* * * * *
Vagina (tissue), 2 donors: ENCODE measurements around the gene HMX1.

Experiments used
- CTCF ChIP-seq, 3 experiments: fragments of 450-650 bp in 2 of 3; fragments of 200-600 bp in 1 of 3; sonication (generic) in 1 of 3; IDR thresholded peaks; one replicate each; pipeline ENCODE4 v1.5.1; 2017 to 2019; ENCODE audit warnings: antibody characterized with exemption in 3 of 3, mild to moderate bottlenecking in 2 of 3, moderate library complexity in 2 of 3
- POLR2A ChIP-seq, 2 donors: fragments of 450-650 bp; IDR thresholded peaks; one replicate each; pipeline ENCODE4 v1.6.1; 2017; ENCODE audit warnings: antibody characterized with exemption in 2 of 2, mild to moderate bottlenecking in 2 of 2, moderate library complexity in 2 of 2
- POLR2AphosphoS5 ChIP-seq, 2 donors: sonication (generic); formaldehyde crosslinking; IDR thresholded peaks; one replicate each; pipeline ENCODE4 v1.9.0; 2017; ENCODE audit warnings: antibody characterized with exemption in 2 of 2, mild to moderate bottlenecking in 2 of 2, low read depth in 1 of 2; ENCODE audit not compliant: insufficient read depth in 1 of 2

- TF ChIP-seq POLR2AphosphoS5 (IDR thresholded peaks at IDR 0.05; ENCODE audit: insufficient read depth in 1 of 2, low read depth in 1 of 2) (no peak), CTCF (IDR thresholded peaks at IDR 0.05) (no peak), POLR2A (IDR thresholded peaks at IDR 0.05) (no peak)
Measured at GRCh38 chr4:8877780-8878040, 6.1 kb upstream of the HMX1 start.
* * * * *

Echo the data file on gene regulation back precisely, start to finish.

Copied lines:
Vagina (tissue), 2 donors: ENCODE measurements around the gene HMX1.

Experiments used
- CTCF ChIP-seq, 3 experiments: fragments of 450-650 bp in 2 of 3; fragments of 200-600 bp in 1 of 3; sonication (generic) in 1 of 3; IDR thresholded peaks; one replicate each; pipeline ENCODE4 v1.5.1; 2017 to 2019; ENCODE audit warnings: antibody characterized with exemption in 3 of 3, mild to moderate bottlenecking in 2 of 3, moderate library complexity in 2 of 3
- POLR2A ChIP-seq, 2 donors: fragments of 450-650 bp; IDR thresholded peaks; one replicate each; pipeline ENCODE4 v1.6.1; 2017; ENCODE audit warnings: antibody characterized with exemption in 2 of 2, mild to moderate bottlenecking in 2 of 2, moderate library complexity in 2 of 2
- POLR2AphosphoS5 ChIP-seq, 2 donors: sonication (generic); formaldehyde crosslinking; IDR thresholded peaks; one replicate each; pipeline ENCODE4 v1.9.0; 2017; ENCODE audit warnings: antibody characterized with exemption in 2 of 2, mild to moderate bottlenecking in 2 of 2, low read depth in 1 of 2; ENCODE audit not compliant: insufficient read depth in 1 of 2

- TF ChIP-seq POLR2AphosphoS5 (IDR thresholded peaks at IDR 0.05; ENCODE audit: insufficient read depth in 1 of 2, low read depth in 1 of 2) (no peak), CTCF (IDR thresholded peaks at IDR 0.05) (no peak), POLR2A (IDR thresholded peaks at IDR 0.05) (no peak)
Measured at GRCh38 chr4:8877780-8878040, 6.1 kb upstream of the HMX1 start.